A.I

A provocative new copyright for Magic: The Gathering cards raises unusual questions

A curious new page in the history of Magic: The Gathering was written earlier this year when Dr. Robert Hovden, an academic and a legal provocateur, copyrighted his personal deck of cards. First reported on by author, activist, and journalist Cory Doctorow on Sunday, the successful filing with the United States Copyright Office raises several curious questions about the future of the original collectible card game.

The larger Magic community — everyone from casual players to world champion professionals — all make their own decks. That’s literally the point of the game. They even give them personalities, with names keyed to their strategies, their core mechanics, their dominant colors of mana, or sometimes just the characters found inside. But apparently no one has been bold enough to copyright those decks until now.

Enter Hovden, an assistant professor of materials science and engineering at the University of Michigan. You might remember him from a stunt he pulled in 2014 when he printed the works of M.C. Escher using nanoscale lithography on tiny silicon disks. From Doctorow’s article, published on Medium:

Hovden’s latest [attempt at baiting an IP holder] is filing for — and receiving — a copyright on a Magic: The Gathering deck he calls “Angels and Demons.” This deck — a collection of cards made by a corporation through work-for-hire arrangements with creators — is now claimed as Hovden’s exclusive IP.

Hovden’s public communications around this tease that he may prohibit others from using this deck in tournament play, and says it’s all about “owning culture and people’s participation in culture through copyright.”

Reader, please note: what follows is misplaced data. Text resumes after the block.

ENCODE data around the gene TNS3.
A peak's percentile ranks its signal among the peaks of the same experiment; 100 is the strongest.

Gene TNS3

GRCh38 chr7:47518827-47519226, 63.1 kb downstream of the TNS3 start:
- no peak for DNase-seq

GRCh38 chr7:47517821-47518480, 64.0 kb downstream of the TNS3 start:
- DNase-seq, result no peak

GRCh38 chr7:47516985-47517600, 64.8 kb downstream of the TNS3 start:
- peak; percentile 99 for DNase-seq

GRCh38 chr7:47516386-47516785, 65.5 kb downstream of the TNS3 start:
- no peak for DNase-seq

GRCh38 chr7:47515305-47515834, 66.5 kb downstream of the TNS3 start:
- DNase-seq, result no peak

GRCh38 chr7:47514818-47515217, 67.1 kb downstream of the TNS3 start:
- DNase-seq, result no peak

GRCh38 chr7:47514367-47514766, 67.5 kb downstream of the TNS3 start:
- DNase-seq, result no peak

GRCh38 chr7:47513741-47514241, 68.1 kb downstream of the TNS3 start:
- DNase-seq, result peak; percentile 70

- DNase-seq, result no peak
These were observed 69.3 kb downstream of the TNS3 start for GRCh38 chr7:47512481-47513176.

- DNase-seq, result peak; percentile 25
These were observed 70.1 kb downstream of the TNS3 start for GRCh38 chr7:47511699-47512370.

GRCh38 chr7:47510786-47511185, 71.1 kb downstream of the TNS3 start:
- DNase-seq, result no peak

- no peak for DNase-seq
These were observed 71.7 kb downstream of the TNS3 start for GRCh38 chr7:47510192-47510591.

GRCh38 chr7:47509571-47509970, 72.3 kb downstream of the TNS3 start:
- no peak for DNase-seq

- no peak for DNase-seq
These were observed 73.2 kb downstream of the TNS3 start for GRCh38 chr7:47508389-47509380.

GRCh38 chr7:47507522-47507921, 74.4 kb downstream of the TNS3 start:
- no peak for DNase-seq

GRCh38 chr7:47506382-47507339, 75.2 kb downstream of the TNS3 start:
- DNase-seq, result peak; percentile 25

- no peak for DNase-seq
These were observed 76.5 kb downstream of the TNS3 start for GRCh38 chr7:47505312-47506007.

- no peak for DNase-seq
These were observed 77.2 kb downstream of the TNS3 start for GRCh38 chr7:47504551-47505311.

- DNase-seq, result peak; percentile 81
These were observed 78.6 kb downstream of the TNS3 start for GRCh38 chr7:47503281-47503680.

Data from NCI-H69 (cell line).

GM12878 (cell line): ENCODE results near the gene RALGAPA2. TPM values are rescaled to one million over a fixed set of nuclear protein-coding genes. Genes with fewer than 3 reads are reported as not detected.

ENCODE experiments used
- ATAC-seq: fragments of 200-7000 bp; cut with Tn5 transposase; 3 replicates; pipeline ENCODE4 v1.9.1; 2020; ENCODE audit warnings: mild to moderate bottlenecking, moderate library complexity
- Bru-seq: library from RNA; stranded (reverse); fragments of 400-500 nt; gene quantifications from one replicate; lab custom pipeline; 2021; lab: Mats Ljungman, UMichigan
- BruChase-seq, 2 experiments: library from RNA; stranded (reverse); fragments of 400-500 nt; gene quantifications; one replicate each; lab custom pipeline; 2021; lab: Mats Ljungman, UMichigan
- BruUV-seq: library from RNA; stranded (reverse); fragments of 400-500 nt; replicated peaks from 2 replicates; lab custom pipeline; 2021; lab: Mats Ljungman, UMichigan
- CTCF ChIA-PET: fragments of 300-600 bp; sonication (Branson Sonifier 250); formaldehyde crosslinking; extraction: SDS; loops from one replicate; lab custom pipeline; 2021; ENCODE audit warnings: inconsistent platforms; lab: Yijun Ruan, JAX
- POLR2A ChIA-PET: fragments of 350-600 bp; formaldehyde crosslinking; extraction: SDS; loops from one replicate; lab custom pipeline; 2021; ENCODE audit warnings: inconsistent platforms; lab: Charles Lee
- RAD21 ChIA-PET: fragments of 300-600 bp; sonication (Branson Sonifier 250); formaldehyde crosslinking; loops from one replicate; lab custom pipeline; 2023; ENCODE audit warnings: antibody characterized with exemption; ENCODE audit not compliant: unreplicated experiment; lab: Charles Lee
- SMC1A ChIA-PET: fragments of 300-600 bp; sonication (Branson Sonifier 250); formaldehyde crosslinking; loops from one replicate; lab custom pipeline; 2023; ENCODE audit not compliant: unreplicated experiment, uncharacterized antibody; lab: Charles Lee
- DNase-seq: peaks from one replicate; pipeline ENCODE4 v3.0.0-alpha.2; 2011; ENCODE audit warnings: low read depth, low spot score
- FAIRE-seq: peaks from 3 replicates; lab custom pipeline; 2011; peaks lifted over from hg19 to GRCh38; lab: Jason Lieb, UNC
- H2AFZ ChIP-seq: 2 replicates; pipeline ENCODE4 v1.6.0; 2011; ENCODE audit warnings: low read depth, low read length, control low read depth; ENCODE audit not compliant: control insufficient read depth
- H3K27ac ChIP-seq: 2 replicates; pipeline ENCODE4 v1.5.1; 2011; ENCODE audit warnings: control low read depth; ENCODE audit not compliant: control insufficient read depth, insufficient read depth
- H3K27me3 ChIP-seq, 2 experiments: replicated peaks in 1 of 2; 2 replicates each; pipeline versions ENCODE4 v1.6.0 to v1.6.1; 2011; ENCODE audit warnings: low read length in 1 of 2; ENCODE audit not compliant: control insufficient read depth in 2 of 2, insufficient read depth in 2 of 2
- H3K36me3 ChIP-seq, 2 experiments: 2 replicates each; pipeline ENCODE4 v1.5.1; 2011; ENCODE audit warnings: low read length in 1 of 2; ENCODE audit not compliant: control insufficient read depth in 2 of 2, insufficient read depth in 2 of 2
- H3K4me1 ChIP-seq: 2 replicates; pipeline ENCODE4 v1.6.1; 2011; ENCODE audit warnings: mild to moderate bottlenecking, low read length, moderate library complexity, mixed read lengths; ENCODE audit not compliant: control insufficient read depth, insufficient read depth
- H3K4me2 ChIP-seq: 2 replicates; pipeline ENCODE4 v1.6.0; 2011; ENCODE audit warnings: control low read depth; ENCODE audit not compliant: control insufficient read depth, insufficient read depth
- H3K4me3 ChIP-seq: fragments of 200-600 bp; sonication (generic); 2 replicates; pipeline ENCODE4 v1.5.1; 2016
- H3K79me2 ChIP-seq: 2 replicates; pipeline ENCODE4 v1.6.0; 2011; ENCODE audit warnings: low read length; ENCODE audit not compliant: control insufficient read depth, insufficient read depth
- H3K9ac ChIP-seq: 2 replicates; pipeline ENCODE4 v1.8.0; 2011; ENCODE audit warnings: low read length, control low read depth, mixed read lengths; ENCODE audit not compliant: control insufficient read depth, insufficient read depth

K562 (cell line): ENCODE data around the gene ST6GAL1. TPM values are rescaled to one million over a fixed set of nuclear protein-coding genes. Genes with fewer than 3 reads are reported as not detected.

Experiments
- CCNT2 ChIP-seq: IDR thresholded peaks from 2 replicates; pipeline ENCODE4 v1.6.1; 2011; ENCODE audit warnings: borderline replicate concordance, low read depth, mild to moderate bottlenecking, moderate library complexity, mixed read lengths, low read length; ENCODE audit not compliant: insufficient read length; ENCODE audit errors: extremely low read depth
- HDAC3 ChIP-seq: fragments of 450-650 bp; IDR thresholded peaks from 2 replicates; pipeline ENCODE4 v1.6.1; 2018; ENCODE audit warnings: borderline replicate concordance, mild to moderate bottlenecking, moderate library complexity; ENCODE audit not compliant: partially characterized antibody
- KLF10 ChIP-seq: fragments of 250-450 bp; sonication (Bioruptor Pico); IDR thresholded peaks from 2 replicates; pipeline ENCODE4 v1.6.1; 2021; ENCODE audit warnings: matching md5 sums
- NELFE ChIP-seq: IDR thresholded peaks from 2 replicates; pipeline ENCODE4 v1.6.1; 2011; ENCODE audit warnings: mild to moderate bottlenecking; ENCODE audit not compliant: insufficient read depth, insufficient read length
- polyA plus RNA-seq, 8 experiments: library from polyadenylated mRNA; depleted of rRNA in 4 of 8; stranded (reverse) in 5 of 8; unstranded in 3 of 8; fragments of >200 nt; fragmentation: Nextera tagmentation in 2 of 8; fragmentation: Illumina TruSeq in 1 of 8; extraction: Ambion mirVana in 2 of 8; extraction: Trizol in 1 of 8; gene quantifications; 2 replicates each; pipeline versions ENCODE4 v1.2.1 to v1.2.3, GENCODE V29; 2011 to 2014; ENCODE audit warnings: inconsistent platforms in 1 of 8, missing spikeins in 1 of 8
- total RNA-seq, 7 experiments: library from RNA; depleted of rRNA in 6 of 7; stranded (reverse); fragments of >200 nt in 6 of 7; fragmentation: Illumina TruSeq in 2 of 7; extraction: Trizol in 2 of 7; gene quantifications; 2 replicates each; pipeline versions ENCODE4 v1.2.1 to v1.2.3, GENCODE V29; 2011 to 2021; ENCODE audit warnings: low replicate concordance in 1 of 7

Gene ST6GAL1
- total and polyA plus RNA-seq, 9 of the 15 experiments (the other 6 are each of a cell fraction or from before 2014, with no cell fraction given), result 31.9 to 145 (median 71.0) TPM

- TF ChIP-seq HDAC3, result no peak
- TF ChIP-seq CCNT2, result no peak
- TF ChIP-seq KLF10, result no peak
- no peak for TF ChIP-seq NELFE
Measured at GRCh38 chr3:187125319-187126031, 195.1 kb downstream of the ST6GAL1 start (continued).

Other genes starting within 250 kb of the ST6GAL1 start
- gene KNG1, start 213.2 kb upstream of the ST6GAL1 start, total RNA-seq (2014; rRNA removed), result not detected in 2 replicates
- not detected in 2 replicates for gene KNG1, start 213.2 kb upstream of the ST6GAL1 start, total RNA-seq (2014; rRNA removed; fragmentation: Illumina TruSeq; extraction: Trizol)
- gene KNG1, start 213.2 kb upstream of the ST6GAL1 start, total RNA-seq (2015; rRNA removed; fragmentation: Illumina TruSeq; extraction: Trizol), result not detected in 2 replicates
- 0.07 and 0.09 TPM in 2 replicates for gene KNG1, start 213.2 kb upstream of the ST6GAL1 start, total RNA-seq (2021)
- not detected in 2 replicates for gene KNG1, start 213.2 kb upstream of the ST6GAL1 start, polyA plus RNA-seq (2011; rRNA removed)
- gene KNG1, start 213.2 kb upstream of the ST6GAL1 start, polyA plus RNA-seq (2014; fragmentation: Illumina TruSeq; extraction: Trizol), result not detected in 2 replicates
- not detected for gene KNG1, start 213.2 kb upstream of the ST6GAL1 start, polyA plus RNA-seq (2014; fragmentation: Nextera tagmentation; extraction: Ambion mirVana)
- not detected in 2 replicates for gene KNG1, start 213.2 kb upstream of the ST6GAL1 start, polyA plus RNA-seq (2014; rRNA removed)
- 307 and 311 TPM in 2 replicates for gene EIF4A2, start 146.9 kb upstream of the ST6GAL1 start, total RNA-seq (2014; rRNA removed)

Magic was designed by Richard Garfield and released by Wizards of the Coast in 1993. Over the years the company has been aggressive at protecting its intellectual property, most recently going to court over a game that it claimed was “blatant and willful misappropriation and infringement of some of Wizards’ most valuable intellectual property assets.” In fact, Wizards legal team is a major reason why no other game developer in their right mind will ever tell players to “tap” cards in their game. You can “bow” your cards, you can “exhaust” your cards, but gods forbid that you tap them even once on accident.

But, as Doctorow points out, competitive Magic is all about building the perfect deck to dominate on the tournament circuit. If anyone can get a copyright for their collection of cards — cards that Wizards bought, paid for, and owns the rights to in literally every other respect — then what does that mean for players?

The implication is that this could spark a stampede to register copyright in M:TG decks — which are painstaking assembled for home games and tournament play, sometimes with big-dollar cash payouts — and take the best decks out of the game.

This is indeed a gnarly question about the ethics, mechanics and practicalities of US copyright law.

Doctorow leaves that gnarly question open, before going on to highlight a stunning collection of freely available legal texts that you can use to learn more about the subject. The truth is that we’ll need to wait and see how Magic players respond — and how Wizards responds in kind.

So what happens to the value of a copyrighted deck, one that contains not only rare and powerful individual cards but cards that have been specifically curated to win? And what kinds of legal gymnastics will be required of the owner of those cards to protect their investment?

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